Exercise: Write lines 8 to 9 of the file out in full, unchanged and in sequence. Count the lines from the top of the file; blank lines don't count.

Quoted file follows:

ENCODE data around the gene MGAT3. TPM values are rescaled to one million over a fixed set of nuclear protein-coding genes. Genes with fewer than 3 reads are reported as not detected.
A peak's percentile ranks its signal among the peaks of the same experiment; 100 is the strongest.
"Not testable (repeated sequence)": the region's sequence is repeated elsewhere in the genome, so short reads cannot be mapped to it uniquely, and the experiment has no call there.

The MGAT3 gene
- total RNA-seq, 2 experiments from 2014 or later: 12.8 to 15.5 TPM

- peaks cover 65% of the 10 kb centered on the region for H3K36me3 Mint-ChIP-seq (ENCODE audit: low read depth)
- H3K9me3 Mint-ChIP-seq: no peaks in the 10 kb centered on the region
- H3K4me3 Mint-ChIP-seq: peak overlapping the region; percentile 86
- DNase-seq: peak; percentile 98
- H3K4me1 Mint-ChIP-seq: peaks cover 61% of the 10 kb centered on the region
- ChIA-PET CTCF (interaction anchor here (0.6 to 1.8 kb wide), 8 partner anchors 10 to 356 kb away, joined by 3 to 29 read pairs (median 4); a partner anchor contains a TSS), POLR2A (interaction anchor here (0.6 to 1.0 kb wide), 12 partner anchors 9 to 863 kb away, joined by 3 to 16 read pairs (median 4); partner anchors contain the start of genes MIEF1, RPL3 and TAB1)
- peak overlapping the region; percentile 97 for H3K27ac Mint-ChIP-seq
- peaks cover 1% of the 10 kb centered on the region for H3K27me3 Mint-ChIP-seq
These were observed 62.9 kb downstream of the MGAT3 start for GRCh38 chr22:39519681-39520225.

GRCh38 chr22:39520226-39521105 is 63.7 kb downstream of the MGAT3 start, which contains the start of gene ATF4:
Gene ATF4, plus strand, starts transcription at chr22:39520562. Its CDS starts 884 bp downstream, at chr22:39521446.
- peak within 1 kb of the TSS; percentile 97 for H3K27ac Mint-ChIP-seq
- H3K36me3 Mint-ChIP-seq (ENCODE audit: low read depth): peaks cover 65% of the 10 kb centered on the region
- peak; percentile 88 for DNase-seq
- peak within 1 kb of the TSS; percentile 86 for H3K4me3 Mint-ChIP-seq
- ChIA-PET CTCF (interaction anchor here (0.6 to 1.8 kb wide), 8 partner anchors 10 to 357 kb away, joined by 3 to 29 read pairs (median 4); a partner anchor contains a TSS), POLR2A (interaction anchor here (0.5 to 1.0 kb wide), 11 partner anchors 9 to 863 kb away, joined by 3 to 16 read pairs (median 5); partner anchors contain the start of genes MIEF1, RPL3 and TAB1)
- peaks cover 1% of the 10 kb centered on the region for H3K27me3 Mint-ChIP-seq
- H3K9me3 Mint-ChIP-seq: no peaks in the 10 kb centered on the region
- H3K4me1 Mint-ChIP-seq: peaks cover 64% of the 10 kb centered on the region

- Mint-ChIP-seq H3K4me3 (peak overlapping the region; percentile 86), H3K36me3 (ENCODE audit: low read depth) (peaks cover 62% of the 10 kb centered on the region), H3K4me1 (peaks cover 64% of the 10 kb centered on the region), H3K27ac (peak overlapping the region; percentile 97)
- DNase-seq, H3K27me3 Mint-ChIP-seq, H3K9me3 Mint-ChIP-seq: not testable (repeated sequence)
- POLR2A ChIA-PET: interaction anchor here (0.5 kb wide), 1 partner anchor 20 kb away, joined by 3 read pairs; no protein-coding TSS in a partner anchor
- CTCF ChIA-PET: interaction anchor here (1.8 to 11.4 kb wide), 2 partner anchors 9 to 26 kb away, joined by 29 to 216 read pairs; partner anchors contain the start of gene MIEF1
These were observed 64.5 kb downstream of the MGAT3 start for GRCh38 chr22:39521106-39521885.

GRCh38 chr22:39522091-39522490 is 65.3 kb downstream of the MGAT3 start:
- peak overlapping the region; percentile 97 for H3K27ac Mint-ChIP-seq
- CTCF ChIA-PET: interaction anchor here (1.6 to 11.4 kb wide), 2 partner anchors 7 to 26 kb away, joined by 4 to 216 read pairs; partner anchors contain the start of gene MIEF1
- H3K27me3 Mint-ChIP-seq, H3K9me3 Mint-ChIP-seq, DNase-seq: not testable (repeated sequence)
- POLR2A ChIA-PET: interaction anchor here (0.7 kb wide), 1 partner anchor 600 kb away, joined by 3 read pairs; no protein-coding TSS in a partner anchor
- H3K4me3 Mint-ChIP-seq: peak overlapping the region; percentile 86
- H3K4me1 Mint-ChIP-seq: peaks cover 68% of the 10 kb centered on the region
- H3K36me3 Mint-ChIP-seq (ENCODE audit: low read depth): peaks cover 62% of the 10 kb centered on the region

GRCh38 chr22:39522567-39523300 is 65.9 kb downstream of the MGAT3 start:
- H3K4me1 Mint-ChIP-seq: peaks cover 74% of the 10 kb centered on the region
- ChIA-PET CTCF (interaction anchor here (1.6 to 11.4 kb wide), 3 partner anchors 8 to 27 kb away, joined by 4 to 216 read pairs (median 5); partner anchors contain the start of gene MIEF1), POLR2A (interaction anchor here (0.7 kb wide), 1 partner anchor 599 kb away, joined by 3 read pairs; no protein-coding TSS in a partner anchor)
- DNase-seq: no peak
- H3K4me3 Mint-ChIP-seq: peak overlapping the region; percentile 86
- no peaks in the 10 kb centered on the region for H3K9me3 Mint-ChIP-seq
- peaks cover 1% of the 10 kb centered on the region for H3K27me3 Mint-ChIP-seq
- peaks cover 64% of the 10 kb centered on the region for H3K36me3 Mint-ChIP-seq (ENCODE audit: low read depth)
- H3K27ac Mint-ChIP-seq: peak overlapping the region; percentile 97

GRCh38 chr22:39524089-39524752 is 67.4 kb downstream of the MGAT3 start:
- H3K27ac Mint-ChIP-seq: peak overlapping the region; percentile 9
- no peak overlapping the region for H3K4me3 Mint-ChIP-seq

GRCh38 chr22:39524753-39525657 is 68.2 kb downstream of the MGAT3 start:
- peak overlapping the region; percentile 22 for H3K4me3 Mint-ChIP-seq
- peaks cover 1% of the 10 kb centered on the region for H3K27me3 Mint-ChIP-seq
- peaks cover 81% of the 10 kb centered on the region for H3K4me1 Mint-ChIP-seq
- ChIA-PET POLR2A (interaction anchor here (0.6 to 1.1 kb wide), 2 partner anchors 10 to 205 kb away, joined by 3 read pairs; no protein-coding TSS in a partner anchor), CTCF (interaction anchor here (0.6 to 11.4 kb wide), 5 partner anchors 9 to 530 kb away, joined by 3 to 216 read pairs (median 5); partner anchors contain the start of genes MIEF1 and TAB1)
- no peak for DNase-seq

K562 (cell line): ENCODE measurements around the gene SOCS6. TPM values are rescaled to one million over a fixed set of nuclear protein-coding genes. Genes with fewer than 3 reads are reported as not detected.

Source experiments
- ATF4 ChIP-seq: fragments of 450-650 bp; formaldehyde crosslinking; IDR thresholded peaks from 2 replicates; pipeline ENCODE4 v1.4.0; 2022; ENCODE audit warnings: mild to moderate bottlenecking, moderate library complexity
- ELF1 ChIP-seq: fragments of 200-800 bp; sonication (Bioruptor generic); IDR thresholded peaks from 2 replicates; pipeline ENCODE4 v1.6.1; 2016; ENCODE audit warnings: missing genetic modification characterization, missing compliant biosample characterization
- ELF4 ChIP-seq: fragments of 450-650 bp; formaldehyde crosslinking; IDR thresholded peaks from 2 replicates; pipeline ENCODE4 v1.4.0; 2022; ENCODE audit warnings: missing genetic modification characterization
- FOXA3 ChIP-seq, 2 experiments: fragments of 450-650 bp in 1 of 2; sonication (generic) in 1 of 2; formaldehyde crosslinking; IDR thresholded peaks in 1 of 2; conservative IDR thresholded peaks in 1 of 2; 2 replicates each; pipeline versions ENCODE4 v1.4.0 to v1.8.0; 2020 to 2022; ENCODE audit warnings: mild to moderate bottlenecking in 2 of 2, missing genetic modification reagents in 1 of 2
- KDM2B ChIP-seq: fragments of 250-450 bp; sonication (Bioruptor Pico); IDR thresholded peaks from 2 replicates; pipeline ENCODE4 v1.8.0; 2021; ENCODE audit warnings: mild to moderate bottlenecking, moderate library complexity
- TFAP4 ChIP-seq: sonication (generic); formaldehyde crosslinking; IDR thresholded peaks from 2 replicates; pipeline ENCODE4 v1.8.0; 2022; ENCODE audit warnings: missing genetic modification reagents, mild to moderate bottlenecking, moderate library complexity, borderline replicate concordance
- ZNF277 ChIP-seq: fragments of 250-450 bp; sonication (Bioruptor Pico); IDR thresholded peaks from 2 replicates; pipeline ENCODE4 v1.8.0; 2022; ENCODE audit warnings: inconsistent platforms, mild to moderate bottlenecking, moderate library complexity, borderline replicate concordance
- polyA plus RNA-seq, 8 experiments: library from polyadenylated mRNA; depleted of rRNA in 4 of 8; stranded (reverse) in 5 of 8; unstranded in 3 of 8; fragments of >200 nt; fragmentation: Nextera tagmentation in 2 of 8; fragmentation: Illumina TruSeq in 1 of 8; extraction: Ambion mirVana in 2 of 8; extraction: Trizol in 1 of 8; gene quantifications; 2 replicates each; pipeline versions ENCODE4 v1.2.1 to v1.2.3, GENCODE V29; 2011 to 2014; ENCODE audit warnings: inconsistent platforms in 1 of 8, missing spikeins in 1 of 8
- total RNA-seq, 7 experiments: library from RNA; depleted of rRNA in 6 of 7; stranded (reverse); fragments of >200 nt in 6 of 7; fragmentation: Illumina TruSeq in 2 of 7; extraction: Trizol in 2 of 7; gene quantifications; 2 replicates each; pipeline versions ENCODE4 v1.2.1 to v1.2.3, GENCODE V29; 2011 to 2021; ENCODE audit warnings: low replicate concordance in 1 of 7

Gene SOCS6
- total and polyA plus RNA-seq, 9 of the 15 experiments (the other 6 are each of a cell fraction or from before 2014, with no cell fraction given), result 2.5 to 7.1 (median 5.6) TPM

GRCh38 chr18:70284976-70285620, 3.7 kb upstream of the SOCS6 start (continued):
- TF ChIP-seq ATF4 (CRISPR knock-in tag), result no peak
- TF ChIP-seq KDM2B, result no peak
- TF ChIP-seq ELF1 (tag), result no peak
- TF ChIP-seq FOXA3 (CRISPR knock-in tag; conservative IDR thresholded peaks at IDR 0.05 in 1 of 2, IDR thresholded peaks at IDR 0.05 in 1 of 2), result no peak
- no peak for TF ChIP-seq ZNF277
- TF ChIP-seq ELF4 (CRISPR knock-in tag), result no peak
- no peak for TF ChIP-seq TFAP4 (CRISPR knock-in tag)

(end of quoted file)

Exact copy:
- H3K4me3 Mint-ChIP-seq: peak overlapping the region; percentile 86
- DNase-seq: peak; percentile 98